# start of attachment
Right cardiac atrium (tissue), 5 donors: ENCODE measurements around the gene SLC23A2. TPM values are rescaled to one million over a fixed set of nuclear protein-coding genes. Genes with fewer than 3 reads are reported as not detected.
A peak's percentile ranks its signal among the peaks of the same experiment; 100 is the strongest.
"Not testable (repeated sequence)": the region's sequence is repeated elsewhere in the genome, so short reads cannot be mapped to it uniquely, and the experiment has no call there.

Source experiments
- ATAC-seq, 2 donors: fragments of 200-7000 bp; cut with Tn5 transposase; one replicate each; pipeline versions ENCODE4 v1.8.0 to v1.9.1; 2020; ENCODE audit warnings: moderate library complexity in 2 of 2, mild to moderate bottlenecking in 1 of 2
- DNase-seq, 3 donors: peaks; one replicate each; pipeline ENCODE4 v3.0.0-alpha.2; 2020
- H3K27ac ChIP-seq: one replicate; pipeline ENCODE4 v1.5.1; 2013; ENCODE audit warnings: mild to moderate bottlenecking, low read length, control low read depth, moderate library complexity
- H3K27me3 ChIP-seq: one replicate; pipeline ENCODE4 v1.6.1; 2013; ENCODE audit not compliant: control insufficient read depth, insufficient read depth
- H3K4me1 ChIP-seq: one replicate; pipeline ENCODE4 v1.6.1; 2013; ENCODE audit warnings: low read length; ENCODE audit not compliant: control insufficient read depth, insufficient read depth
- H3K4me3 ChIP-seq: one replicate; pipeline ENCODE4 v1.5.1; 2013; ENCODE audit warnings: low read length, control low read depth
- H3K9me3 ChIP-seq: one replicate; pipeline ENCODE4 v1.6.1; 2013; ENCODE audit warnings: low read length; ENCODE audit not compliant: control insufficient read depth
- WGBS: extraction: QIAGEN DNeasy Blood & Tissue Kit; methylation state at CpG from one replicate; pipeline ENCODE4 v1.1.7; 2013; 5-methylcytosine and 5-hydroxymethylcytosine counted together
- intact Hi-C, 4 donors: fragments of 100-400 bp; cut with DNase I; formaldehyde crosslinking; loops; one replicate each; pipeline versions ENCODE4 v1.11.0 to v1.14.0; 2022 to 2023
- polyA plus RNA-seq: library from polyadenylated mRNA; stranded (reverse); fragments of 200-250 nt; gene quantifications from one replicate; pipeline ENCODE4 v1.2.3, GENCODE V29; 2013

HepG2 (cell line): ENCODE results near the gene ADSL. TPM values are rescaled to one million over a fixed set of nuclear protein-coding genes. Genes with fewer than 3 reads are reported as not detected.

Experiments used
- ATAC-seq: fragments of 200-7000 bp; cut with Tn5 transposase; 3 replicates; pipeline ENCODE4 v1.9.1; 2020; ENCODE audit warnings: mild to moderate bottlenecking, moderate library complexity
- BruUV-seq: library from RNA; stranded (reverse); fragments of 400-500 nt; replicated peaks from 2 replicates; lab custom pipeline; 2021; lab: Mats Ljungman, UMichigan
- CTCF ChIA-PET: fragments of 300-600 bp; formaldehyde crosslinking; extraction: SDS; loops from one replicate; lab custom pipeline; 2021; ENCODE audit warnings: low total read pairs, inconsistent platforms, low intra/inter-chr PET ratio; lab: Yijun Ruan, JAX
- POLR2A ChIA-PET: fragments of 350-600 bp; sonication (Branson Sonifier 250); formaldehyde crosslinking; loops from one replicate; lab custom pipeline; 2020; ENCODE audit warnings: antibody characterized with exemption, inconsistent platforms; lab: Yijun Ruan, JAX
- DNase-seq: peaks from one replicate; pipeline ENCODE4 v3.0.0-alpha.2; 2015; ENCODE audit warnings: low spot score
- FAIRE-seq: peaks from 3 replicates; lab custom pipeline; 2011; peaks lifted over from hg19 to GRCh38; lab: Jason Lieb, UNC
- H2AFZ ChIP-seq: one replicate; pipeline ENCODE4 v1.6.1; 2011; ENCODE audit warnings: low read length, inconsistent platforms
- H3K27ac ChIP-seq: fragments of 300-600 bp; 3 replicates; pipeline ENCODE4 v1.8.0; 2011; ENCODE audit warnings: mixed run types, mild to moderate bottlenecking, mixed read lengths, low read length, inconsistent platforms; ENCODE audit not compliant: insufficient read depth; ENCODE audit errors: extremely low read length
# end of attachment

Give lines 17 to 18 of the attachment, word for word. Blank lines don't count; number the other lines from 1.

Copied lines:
- ATAC-seq: fragments of 200-7000 bp; cut with Tn5 transposase; 3 replicates; pipeline ENCODE4 v1.9.1; 2020; ENCODE audit warnings: mild to moderate bottlenecking, moderate library complexity
- BruUV-seq: library from RNA; stranded (reverse); fragments of 400-500 nt; replicated peaks from 2 replicates; lab custom pipeline; 2021; lab: Mats Ljungman, UMichigan